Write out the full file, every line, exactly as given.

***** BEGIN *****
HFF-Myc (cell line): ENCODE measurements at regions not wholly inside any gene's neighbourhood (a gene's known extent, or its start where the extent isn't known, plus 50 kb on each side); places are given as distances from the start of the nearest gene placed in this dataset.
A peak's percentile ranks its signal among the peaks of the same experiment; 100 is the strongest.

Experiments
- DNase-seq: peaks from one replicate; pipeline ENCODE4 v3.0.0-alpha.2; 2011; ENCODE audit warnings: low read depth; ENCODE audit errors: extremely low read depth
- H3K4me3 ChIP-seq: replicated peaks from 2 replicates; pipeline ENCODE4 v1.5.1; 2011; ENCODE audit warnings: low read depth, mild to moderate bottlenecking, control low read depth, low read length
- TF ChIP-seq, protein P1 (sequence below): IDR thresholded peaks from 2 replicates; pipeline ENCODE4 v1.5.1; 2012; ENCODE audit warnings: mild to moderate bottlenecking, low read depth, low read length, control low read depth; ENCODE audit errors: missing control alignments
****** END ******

HFF-Myc (cell line): ENCODE measurements at regions not wholly inside any gene's neighbourhood (a gene's known extent, or its start where the extent isn't known, plus 50 kb on each side); places are given as distances from the start of the nearest gene placed in this dataset.
A peak's percentile ranks its signal among the peaks of the same experiment; 100 is the strongest.

Experiments
- DNase-seq: peaks from one replicate; pipeline ENCODE4 v3.0.0-alpha.2; 2011; ENCODE audit warnings: low read depth; ENCODE audit errors: extremely low read depth
- H3K4me3 ChIP-seq: replicated peaks from 2 replicates; pipeline ENCODE4 v1.5.1; 2011; ENCODE audit warnings: low read depth, mild to moderate bottlenecking, control low read depth, low read length
- TF ChIP-seq, protein P1 (sequence below): IDR thresholded peaks from 2 replicates; pipeline ENCODE4 v1.5.1; 2012; ENCODE audit warnings: mild to moderate bottlenecking, low read depth, low read length, control low read depth; ENCODE audit errors: missing control alignments